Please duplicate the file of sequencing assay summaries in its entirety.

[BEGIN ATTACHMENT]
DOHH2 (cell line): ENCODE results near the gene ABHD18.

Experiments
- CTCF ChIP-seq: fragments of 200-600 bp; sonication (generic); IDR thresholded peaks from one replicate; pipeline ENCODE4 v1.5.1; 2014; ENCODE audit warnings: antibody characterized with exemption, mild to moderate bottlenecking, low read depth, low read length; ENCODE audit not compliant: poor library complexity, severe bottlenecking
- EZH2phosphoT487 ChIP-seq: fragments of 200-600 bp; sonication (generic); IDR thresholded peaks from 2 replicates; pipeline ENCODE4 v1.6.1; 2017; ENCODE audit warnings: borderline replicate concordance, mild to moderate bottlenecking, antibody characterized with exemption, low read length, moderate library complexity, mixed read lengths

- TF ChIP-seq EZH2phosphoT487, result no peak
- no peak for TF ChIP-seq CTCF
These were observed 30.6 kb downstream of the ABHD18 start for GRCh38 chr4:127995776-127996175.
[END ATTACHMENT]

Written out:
DOHH2 (cell line): ENCODE results near the gene ABHD18.

Experiments
- CTCF ChIP-seq: fragments of 200-600 bp; sonication (generic); IDR thresholded peaks from one replicate; pipeline ENCODE4 v1.5.1; 2014; ENCODE audit warnings: antibody characterized with exemption, mild to moderate bottlenecking, low read depth, low read length; ENCODE audit not compliant: poor library complexity, severe bottlenecking
- EZH2phosphoT487 ChIP-seq: fragments of 200-600 bp; sonication (generic); IDR thresholded peaks from 2 replicates; pipeline ENCODE4 v1.6.1; 2017; ENCODE audit warnings: borderline replicate concordance, mild to moderate bottlenecking, antibody characterized with exemption, low read length, moderate library complexity, mixed read lengths

- TF ChIP-seq EZH2phosphoT487, result no peak
- no peak for TF ChIP-seq CTCF
These were observed 30.6 kb downstream of the ABHD18 start for GRCh38 chr4:127995776-127996175.